NEWARK – Acting Attorney General John J. Hoffman and the New Jersey Division of Consumer Affairs today announced that Amy Hotels, LLC, d/b/a “Econo Lodge” (“Amy Hotels”) in Egg Harbor Township, has agreed to pay $64,543.96 to resolve the State’s allegations that the hotel engaged in 545 instances of unlawful price gouging in the wake of Superstorm Sandy.
“New Jersey’s laws specifically prohibit price gouging for needed commodities during a declared state of emergency,” Acting Attorney General John J. Hoffman said. “This settlement, and the many other victories we have obtained against alleged Superstorm Sandy price-gougers, should deter other businesses from violating this law in the future.”
To date, the Division of Consumer Affairs, with the assistance of the Division of Law, has resolved 23 of 27 lawsuits filed against hotels, gas stations, and other businesses accused of price gouging during the Superstorm Sandy state of emergency. With the settlement announced today, the State will have obtained a total of $1,080,702.64 in civil penalties, consumer restitution, and the reimbursement of the State’s attorney’s fees and investigative costs, as a result of these enforcement actions.
“Flooding, power outages, and even the complete destruction of their homes left many New Jerseyans in desperate need of a place to stay during Sandy’s aftermath,” Division of Consumer Affairs Acting Director Steve Lee said. “Some hotels took advantage of that need through unlawful price gouging, and now they will be held responsible.”
Amy Hotels, at 6641 Black Horse Pike in Egg Harbor Township, will pay $64,543.96 including $24,995.64 in consumer restitution, $25,000 in civil penalties, and $14,547.82 in reimbursement of the State’s attorneys’ fees and investigative costs. An additional $25,000 in civil penalties is suspended but will become payable if the business violates the terms of the settlement within one year.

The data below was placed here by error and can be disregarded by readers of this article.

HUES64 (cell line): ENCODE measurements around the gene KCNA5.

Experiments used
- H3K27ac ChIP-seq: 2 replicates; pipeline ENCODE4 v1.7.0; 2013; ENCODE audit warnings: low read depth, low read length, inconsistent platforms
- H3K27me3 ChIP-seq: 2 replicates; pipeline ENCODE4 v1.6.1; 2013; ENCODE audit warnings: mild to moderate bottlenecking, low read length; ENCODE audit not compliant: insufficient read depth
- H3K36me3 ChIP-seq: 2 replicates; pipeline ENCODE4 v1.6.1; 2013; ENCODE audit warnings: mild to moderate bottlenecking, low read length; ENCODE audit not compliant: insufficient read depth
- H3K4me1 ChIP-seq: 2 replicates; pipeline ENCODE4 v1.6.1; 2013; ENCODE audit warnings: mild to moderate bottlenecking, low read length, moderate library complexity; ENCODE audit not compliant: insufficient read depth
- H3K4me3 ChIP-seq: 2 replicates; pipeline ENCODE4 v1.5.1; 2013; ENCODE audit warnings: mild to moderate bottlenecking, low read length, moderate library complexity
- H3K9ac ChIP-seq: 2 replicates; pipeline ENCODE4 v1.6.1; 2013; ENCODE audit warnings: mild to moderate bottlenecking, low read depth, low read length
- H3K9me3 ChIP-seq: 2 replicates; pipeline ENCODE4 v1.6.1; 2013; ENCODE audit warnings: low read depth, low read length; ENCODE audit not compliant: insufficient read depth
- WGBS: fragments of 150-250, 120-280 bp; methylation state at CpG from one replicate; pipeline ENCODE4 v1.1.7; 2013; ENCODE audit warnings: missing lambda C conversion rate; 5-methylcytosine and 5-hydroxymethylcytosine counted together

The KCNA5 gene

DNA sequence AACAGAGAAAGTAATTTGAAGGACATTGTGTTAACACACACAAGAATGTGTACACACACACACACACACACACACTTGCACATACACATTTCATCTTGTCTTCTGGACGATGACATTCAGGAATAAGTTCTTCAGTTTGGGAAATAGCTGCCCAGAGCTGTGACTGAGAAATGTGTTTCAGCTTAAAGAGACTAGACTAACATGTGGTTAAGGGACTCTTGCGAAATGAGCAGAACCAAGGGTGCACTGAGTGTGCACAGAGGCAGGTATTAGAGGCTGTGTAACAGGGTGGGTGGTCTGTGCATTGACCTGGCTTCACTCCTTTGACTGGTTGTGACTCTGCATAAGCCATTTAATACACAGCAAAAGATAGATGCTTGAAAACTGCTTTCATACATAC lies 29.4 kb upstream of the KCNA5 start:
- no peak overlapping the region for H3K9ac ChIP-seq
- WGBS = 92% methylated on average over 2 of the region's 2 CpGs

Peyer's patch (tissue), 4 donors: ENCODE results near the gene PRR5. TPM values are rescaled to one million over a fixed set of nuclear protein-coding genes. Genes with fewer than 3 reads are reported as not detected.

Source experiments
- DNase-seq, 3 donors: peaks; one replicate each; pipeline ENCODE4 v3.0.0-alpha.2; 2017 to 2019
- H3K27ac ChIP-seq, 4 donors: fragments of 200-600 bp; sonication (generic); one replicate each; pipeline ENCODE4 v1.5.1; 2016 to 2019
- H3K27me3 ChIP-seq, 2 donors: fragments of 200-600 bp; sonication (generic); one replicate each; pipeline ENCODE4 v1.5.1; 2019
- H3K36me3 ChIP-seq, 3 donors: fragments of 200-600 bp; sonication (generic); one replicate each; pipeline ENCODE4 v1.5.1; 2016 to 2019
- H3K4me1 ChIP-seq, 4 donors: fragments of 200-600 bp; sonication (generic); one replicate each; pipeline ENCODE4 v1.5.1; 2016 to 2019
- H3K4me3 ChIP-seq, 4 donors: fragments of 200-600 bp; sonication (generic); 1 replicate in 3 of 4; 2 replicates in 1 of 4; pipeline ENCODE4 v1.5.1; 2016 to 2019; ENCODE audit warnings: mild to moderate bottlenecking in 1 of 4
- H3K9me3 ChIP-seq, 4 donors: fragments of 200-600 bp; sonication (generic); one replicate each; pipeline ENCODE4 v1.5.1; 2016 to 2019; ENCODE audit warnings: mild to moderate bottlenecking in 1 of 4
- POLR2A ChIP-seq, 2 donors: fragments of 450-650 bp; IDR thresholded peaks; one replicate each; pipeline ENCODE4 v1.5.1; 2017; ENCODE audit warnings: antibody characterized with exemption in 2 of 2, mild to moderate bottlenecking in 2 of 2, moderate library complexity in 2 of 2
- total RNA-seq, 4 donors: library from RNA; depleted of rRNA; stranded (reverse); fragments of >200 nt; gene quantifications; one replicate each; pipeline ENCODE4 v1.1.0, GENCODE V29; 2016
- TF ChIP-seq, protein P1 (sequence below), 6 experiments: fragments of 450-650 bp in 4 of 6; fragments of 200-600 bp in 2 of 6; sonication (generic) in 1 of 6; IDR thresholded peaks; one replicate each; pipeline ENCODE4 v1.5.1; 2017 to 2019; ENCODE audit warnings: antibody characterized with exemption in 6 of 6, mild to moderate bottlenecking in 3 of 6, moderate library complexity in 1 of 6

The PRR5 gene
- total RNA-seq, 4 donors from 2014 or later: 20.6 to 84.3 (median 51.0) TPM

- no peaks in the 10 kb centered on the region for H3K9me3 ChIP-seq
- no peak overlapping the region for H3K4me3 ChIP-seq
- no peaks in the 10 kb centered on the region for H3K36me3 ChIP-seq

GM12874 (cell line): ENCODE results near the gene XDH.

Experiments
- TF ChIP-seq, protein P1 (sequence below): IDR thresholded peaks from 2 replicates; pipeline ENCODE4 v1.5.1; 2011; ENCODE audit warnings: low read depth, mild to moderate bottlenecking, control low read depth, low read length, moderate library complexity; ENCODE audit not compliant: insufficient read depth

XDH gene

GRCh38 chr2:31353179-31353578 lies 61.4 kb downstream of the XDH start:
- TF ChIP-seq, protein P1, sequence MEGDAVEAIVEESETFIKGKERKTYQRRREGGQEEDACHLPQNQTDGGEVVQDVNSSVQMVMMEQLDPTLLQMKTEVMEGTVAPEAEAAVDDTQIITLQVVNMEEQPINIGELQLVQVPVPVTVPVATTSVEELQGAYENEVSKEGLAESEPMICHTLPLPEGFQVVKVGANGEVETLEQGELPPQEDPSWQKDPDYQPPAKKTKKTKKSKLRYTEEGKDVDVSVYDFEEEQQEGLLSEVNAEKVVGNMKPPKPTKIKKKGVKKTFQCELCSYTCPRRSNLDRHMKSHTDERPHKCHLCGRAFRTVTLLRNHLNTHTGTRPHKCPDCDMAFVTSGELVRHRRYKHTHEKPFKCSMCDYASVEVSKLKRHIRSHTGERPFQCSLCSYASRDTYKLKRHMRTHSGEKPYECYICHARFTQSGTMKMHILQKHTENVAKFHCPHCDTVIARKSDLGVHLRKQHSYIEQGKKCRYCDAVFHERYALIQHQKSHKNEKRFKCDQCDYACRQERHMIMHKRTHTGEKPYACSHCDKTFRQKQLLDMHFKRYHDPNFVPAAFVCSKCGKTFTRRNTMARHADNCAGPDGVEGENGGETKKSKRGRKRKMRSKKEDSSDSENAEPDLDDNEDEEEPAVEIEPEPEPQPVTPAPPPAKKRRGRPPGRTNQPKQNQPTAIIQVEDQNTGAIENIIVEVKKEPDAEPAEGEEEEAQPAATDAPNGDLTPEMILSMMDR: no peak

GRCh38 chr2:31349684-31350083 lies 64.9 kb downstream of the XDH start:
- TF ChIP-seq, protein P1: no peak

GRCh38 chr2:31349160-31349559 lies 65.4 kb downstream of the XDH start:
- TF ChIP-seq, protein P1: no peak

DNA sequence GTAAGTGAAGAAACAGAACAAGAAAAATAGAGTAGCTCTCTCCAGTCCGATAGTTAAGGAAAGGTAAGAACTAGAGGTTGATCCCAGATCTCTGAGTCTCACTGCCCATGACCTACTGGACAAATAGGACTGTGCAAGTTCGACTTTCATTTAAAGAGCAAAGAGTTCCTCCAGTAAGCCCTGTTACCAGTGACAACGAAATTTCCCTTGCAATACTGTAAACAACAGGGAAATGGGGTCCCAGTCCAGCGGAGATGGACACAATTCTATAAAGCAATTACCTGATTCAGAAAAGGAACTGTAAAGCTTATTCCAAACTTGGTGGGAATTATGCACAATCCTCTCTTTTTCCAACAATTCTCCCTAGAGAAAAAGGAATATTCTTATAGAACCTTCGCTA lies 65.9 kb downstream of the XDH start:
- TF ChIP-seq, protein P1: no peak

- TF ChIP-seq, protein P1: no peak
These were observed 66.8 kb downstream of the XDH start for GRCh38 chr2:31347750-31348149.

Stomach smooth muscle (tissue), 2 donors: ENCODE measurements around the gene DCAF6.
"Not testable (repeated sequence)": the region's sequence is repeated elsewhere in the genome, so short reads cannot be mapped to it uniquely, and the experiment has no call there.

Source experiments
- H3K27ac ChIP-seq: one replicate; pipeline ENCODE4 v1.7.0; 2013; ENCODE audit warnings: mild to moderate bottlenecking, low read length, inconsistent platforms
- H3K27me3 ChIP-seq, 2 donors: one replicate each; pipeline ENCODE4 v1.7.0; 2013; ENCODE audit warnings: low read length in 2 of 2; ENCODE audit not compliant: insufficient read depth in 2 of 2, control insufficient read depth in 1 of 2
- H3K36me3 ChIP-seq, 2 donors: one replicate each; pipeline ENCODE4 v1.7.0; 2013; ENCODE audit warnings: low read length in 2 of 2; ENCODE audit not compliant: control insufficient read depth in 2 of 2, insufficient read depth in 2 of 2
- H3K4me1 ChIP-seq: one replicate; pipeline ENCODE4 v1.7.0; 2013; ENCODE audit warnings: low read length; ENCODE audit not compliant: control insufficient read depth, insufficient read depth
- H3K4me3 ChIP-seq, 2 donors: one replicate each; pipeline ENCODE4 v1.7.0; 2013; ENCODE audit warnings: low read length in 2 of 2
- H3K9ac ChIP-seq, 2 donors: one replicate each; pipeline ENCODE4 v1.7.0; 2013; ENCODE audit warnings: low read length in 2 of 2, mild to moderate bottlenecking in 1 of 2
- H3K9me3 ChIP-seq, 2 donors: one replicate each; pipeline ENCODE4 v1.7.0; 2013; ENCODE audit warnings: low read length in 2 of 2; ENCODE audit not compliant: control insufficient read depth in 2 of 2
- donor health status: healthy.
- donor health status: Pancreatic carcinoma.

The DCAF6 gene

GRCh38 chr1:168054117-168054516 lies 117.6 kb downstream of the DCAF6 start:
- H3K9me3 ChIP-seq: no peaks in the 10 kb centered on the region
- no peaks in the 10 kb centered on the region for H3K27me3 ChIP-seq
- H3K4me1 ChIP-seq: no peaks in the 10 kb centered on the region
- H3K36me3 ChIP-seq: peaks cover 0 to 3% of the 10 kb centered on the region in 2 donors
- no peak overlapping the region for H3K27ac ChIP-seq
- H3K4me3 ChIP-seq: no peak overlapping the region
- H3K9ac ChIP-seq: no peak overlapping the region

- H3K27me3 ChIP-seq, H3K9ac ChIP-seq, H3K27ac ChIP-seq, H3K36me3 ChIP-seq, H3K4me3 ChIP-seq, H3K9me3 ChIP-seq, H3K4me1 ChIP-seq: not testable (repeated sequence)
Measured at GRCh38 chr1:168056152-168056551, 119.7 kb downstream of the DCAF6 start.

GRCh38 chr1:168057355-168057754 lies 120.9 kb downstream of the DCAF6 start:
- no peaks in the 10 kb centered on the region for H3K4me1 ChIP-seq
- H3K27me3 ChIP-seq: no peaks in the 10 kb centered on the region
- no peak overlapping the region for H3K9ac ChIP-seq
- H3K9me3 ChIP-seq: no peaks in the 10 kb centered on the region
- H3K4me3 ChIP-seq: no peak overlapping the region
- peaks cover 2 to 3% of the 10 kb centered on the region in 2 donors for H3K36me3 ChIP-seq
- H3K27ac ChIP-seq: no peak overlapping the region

Governor Chris Christie declared a state of emergency on October 27, 2012, in advance of Sandy’s landfall. The State’s complaint, filed in December 2012, alleges that Amy Hotels raised its room rates to various excessive amounts immediately thereafter. From October 27, 2012 through November 5, 2012, the hotel allegedly engaged in 545 instances of unlawful price gouging. The hotel allegedly increased its room rates by as much as 150 percent, or to $199.99 per night for a room that was normally priced at $79.99 per night prior to the state of emergency.
New Jersey’s price gouging statute, N.J.S.A. 56:8-107, et seq., prohibits excessive price increases during a declared state of emergency for merchandise used as a direct result of an emergency or used to protect the life, health, safety, or comfort of persons or their property.
The law defines excessive price increases as more than 10 percent above the price at which merchandise was sold during the normal course of business immediately prior to the state of emergency. If a merchant incurs additional costs during the state of emergency, prices may not exceed 10 percent above the markup from cost applied in the usual course of business prior to the state of emergency.
Investigator Michelle Davis of the Division of Consumer Affairs Office of Consumer Protection conducted this investigation.
Deputy Attorney General Jeffrey Koziar, of the Consumer Fraud Prosecution Section within the Division of Law, represented the State in this action.
Consumers who believe they have been cheated or scammed by a business, or suspect any other form of consumer abuse, can file a complaint with the State Division of Consumer Affairs by visiting its website, www.NJConsumerAffairs.com, or by calling 1-800-242-5846 (toll free within New Jersey) or 973-504-6200.